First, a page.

The golden age of drug discovery.” That’s how Martin Mackay, Pfizer’s president of pharmatherapeutics research and development, recently described the state of his industry. That surprised a lot of drug researchers, many of whom feel more like the Indians than the conquistadors. Although Mackay said the Pfizer pipeline was “replete” with new drugs, nothing on the horizon seems capable of replacing the revenue his firm will lose when Lipitor, the best-selling patented drug of all time, goes off patent at the end of next year. Pfizer is not the only company whose pipeline is tapping out. What most people think of when they imagine “drug discovery” is what the Food and Drug Administration calls “new molecular entities” (NMEs)—entirely new compounds. And the number of these being approved as drugs has declined.
In 1996—arguably the peak of pharmaceutical productivity in the past two decades—the FDA approved 53 NMEs. These days, breaking the 20 mark is rare; last year 19 were approved, plus six “biologics,” substances such as vaccines and antibodies that are based on proteins made by living cells. Most analysts seem to think that U.S. companies just aren’t turning out as many valuable new drugs as they used to.
How can this be happening now, just when we’ve decoded the human genome, developed new techniques for synthesizing drug compounds, and built powerful computer models of how compounds interact with their targets? Why aren’t the pipelines overflowing with new blockbusters? That’s a good question. “Blame the FDA,” say conservatives and drug companies. “Blame the companies,” respond liberal activists and good-government types. But as viscerally satisfying as such finger-pointing may be, it offers half-truths at best. For a variety of reasons, we may be entering an age when a miracle cure is just that.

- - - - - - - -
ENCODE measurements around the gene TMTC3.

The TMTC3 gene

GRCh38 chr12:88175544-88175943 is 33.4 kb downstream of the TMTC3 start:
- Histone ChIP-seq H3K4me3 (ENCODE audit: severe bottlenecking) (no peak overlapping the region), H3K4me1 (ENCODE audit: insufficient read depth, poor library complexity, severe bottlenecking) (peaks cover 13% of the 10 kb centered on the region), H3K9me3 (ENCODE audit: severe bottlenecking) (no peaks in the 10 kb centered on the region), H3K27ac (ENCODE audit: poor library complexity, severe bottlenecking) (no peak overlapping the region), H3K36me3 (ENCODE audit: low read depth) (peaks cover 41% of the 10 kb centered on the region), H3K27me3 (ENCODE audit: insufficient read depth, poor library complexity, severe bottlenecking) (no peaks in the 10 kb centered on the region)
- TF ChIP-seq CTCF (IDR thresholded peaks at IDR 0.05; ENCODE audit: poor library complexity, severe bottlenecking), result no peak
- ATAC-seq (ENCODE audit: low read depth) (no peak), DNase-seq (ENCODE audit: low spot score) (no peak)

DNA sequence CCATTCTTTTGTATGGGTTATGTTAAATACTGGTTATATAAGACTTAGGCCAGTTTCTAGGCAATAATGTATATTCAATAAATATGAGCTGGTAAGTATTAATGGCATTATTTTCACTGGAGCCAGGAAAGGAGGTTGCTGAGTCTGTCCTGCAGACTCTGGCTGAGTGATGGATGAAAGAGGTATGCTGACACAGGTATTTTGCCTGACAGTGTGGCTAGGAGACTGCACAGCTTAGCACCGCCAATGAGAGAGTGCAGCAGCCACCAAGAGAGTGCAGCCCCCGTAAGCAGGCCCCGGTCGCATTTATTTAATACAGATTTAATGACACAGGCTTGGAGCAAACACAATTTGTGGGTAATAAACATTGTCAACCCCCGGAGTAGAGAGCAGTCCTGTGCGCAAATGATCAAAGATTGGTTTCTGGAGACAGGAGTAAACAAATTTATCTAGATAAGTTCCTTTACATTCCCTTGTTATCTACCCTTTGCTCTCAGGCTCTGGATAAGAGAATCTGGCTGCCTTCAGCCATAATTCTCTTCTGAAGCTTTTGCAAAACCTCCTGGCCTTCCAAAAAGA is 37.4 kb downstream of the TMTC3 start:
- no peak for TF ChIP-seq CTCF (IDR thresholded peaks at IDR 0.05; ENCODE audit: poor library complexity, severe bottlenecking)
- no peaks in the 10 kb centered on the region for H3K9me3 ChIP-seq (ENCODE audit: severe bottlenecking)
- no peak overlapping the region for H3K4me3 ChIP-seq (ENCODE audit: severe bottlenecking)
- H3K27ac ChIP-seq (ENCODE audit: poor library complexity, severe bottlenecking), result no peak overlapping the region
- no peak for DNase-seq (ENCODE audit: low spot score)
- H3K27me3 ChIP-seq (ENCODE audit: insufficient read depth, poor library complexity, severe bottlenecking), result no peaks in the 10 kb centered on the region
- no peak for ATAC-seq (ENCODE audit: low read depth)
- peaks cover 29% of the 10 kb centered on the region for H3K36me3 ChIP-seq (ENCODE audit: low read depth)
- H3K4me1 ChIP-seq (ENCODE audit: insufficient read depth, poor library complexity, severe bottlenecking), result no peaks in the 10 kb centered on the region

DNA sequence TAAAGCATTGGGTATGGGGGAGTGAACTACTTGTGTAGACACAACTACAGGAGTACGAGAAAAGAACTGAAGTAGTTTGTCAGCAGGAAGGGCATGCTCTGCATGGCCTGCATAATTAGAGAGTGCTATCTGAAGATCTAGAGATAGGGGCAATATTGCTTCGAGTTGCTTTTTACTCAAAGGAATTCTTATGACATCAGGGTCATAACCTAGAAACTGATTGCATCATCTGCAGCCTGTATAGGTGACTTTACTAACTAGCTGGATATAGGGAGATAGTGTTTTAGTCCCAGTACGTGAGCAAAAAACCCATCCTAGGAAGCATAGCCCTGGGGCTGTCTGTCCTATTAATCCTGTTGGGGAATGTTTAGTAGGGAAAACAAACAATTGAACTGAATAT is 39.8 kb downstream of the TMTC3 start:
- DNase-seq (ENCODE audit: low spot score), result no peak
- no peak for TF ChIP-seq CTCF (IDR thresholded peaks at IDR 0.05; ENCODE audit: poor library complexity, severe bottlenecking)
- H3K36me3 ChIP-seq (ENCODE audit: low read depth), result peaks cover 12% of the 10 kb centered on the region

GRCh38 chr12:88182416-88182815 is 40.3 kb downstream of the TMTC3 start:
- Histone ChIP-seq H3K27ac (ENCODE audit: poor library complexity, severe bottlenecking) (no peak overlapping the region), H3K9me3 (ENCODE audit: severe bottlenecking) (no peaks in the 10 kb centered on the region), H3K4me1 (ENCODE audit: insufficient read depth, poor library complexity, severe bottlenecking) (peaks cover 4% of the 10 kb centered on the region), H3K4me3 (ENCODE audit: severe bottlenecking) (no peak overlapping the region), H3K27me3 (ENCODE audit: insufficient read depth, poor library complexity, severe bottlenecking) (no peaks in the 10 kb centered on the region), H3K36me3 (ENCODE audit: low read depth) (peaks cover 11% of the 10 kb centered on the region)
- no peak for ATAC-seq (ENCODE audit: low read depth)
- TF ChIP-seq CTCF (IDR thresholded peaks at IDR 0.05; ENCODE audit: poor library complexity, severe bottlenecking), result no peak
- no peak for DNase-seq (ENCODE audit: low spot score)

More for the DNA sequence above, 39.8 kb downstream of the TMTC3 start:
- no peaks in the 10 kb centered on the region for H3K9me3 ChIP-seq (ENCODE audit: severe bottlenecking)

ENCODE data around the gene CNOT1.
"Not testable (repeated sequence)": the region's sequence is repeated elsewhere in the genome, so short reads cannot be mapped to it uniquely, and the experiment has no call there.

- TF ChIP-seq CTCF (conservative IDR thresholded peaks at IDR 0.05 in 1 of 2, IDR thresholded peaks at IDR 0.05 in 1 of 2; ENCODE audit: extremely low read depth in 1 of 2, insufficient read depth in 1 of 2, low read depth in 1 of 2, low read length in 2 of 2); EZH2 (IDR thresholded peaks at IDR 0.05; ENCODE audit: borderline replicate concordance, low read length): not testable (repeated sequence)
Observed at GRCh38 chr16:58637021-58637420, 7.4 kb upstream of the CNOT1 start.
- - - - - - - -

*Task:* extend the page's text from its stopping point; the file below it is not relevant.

Ask a conservative—or a chemist whose compound is in the advanced stage of clinical trials—about drug development and you’ll get an earful about the FDA. Over time, critics say, high-profile disasters like Fen-Phen and Vioxx, which killed or seriously harmed some of the people who took them, have encouraged ever-more-stringent review. The number of clinical trials required to support a new-drug application has more than doubled since 1980, while the number of patients needed in each trial has almost tripled. As a result of these and many other factors, the clinical-trial stage now costs more than four times as much, even after adjusting for inflation.
Making drug trials more expensive can have a big effect on development. Once they’re developed, most drugs are nearly pure profit (a topic of much complaint among consumer activists). The cost is all in the R&D—somewhere between hundreds of millions and nearly $2 billion per drug, depending on which estimate you use. And the single biggest portion of that cost is the very, very expensive clinical trials, in which pharmaceutical companies try to show the FDA that their compound is safe and effective.
This means that clinical trials have unwanted side effects. Because of their astronomical expense, one drug with a huge market is more commercially desirable than 25 drugs that each treat a less common disease, because only one set of trials is necessary. If you’re targeting a disease that affects relatively few people, one of two things will happen: the drug will be very expensive, or the drug will be shelved because it’s unlikely to earn back its R&D investment.